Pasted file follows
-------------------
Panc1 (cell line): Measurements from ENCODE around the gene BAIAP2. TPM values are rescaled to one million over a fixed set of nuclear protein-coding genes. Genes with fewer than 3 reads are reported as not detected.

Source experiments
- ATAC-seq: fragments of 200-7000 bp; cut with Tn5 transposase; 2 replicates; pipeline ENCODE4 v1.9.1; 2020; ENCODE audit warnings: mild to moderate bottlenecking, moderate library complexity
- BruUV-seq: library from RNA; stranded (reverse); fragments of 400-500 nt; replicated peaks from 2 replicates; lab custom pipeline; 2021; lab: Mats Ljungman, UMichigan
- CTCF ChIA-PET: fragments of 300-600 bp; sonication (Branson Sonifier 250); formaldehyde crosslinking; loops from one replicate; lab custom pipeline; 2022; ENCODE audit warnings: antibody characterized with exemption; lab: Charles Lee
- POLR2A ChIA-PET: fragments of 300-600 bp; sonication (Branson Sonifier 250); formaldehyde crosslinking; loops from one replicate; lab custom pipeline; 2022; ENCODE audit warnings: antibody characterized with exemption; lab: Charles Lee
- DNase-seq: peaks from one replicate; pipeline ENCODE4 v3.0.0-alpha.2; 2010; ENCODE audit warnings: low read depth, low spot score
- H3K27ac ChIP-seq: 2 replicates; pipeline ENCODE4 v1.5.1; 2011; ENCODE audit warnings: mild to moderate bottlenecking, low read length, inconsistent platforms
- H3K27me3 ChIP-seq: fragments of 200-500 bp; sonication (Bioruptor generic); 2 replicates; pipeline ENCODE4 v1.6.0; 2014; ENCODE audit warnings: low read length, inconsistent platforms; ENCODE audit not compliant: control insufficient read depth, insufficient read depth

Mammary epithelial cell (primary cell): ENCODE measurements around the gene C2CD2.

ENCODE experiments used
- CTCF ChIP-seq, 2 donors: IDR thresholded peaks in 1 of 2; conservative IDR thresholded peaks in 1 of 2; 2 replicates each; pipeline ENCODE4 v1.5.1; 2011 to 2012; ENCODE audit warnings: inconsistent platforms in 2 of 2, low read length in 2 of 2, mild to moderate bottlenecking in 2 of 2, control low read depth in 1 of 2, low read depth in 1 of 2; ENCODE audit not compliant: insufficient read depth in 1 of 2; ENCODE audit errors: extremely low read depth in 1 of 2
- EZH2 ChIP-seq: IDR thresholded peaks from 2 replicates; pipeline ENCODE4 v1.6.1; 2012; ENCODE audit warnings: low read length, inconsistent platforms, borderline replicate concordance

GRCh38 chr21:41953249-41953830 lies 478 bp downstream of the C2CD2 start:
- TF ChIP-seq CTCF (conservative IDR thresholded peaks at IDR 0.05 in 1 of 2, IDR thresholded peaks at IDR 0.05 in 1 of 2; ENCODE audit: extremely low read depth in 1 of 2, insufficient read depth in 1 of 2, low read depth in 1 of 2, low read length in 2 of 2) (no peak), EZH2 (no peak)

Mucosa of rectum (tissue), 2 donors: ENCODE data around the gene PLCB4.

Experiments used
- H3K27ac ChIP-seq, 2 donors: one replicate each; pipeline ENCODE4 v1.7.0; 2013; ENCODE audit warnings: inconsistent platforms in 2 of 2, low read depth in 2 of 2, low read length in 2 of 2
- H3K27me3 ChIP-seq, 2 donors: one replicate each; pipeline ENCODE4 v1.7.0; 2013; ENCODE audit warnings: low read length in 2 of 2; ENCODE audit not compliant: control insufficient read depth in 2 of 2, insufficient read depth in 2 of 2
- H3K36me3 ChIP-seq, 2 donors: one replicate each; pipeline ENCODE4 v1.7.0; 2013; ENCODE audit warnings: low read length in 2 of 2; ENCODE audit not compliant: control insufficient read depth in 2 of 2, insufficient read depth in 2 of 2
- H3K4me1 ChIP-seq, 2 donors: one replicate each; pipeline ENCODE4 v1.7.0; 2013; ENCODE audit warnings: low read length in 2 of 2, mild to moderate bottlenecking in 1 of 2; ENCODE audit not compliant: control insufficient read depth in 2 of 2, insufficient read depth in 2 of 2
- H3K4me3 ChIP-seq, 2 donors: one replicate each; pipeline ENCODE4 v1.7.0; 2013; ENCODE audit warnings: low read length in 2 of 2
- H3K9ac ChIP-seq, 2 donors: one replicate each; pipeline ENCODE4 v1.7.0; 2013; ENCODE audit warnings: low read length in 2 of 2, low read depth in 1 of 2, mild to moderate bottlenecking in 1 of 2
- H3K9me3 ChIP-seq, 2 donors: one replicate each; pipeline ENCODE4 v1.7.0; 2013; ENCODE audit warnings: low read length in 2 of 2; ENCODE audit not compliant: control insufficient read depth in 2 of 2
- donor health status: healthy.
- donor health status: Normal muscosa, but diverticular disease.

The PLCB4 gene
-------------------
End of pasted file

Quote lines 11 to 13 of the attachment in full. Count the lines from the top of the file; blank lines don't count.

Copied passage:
ENCODE experiments used
- CTCF ChIP-seq, 2 donors: IDR thresholded peaks in 1 of 2; conservative IDR thresholded peaks in 1 of 2; 2 replicates each; pipeline ENCODE4 v1.5.1; 2011 to 2012; ENCODE audit warnings: inconsistent platforms in 2 of 2, low read length in 2 of 2, mild to moderate bottlenecking in 2 of 2, control low read depth in 1 of 2, low read depth in 1 of 2; ENCODE audit not compliant: insufficient read depth in 1 of 2; ENCODE audit errors: extremely low read depth in 1 of 2
- EZH2 ChIP-seq: IDR thresholded peaks from 2 replicates; pipeline ENCODE4 v1.6.1; 2012; ENCODE audit warnings: low read length, inconsistent platforms, borderline replicate concordance